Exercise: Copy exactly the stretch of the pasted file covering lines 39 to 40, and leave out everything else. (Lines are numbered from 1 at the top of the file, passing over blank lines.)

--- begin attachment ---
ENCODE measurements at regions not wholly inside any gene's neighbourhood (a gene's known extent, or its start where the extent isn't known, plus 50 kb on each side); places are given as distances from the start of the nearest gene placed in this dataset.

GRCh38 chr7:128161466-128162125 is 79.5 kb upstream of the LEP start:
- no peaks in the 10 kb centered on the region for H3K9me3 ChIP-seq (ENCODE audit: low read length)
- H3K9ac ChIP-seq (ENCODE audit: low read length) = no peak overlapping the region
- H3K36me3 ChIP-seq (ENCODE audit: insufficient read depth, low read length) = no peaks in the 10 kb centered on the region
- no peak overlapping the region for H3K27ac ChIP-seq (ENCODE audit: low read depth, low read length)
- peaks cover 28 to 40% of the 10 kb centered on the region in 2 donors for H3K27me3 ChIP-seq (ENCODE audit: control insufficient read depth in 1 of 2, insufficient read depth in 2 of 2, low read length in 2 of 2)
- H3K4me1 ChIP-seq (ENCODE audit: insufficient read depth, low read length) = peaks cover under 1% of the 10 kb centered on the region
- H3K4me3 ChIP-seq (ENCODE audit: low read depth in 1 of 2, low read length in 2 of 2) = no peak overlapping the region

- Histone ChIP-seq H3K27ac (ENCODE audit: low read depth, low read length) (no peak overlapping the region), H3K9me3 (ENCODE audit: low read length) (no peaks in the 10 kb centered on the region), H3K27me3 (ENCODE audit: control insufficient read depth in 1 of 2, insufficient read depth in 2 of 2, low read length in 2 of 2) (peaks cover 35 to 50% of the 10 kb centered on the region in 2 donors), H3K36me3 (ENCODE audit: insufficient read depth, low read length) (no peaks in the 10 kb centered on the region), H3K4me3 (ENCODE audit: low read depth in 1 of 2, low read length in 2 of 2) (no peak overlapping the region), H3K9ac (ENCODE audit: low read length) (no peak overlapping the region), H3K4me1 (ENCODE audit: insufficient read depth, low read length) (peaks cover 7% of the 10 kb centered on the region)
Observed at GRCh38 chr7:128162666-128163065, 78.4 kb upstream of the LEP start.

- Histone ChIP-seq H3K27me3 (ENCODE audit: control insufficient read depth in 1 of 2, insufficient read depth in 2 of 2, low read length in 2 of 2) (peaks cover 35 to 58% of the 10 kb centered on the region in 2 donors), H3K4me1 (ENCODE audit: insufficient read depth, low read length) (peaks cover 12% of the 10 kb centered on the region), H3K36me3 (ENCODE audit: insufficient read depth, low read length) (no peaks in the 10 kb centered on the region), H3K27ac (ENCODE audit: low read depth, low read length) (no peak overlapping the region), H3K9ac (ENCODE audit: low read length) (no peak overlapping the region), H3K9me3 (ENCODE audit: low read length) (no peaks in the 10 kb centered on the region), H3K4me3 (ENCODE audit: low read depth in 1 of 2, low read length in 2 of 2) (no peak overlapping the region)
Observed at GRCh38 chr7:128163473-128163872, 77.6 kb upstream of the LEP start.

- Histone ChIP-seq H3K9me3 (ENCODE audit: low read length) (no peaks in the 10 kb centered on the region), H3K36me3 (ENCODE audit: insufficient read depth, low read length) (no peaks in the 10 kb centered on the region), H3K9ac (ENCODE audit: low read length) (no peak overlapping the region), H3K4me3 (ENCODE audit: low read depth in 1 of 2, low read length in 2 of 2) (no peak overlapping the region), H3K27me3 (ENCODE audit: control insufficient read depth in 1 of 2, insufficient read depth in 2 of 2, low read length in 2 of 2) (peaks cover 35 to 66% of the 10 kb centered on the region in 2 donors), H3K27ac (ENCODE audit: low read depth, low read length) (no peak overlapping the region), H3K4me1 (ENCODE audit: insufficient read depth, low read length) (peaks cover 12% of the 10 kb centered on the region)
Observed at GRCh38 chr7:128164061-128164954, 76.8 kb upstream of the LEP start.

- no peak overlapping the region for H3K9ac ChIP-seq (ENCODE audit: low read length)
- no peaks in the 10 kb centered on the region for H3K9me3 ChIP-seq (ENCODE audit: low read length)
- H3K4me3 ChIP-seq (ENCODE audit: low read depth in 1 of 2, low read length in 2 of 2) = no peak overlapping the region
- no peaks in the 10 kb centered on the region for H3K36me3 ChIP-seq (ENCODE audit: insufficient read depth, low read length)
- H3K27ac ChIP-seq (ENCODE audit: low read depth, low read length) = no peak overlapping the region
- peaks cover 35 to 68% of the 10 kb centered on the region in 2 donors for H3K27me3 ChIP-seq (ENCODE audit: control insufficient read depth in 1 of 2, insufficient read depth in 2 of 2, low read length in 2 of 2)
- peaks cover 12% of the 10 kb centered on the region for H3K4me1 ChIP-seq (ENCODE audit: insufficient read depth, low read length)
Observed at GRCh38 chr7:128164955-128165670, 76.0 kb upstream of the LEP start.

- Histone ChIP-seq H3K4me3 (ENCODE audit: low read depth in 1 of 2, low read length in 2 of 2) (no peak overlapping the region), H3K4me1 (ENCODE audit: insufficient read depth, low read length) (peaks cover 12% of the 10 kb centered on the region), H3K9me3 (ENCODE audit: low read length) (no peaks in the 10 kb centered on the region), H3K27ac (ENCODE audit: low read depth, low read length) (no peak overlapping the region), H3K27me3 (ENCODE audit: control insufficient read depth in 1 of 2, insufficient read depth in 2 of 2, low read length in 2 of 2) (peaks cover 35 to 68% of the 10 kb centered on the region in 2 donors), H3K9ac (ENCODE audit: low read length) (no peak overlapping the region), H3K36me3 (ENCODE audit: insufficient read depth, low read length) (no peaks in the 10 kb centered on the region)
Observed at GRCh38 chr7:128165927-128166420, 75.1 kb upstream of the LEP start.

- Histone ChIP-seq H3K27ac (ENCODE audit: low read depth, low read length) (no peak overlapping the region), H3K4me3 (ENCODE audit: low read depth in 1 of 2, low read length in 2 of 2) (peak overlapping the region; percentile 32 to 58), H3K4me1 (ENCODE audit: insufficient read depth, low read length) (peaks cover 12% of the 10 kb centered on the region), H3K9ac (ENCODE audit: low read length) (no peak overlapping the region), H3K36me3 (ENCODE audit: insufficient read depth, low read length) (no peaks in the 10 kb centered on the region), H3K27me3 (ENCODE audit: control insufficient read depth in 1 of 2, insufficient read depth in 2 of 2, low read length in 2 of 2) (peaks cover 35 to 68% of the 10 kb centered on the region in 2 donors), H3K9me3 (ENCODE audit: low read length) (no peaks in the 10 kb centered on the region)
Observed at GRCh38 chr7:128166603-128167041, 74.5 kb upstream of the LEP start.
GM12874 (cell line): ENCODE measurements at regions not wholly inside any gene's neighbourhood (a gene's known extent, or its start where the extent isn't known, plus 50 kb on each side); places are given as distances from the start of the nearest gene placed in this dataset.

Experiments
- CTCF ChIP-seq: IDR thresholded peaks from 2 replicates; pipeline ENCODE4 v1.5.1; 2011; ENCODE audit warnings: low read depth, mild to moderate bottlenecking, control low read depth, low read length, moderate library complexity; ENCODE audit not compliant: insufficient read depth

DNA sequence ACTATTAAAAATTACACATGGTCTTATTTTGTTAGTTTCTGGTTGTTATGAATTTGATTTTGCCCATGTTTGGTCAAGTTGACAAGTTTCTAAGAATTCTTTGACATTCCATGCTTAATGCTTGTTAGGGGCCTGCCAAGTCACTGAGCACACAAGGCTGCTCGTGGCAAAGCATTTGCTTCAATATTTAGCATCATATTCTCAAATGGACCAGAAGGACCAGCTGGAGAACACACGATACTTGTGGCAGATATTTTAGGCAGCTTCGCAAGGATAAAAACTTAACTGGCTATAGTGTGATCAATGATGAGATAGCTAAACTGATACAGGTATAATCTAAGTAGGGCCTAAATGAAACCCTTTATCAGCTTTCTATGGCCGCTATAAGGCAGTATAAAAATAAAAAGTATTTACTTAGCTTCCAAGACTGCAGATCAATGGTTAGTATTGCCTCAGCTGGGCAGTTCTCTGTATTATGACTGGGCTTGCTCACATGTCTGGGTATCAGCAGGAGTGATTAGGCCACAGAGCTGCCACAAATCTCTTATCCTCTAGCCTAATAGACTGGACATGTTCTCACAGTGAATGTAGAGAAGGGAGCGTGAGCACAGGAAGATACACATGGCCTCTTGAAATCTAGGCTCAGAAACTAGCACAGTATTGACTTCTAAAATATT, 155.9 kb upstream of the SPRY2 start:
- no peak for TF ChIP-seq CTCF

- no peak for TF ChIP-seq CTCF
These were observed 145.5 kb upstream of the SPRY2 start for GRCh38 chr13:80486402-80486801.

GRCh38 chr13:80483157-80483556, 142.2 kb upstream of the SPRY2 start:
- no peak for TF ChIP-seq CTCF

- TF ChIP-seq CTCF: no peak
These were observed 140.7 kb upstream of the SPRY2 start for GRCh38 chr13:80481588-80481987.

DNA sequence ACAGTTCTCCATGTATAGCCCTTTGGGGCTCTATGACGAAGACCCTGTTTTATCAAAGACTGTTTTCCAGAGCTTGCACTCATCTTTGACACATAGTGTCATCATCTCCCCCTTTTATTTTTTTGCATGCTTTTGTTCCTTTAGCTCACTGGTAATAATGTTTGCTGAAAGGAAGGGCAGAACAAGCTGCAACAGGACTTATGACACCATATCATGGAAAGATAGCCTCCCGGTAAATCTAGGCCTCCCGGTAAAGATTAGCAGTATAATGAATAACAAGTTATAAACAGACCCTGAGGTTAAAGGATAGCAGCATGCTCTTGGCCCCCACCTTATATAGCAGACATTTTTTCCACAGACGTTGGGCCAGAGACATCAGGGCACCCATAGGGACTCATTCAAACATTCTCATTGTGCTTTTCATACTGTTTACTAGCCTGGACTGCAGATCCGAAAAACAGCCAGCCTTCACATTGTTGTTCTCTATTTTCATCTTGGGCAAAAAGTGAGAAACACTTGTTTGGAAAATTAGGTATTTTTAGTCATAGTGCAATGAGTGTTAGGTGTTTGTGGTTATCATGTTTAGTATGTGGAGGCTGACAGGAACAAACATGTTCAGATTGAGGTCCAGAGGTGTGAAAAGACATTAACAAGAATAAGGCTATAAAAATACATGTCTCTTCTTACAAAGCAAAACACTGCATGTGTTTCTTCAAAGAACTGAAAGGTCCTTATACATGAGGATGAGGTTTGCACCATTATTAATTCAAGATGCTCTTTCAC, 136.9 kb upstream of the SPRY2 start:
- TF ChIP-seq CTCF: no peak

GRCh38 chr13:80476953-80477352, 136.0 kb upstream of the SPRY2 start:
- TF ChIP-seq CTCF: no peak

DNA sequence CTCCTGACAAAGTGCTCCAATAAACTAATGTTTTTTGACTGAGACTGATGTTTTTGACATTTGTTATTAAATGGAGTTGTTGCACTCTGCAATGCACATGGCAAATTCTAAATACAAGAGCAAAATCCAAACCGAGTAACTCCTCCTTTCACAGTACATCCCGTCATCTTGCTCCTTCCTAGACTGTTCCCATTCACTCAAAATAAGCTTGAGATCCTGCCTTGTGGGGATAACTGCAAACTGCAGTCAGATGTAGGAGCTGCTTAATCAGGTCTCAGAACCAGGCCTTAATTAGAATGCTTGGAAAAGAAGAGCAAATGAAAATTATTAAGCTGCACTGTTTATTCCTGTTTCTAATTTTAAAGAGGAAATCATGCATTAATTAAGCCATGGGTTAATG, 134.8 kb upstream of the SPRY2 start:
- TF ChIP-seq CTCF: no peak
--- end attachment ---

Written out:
DNA sequence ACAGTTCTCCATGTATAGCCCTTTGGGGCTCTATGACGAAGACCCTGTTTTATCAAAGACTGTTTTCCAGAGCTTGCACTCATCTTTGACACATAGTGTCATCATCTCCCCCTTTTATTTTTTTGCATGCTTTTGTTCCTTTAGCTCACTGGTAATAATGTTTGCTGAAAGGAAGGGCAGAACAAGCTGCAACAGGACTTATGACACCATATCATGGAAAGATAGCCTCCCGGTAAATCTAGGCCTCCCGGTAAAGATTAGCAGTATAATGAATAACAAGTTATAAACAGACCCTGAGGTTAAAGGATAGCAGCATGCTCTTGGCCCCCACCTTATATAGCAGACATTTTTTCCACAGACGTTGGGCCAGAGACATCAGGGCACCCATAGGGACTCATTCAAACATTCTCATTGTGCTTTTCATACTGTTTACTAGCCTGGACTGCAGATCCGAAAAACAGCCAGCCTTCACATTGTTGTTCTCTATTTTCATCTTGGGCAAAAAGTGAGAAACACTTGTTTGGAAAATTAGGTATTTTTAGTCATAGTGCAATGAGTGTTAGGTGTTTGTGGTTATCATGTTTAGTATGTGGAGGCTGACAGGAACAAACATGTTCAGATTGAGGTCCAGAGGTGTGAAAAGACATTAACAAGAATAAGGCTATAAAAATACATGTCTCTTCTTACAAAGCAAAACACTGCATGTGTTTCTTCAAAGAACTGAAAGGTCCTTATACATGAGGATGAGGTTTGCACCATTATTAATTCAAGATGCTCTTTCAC, 136.9 kb upstream of the SPRY2 start:
- TF ChIP-seq CTCF: no peak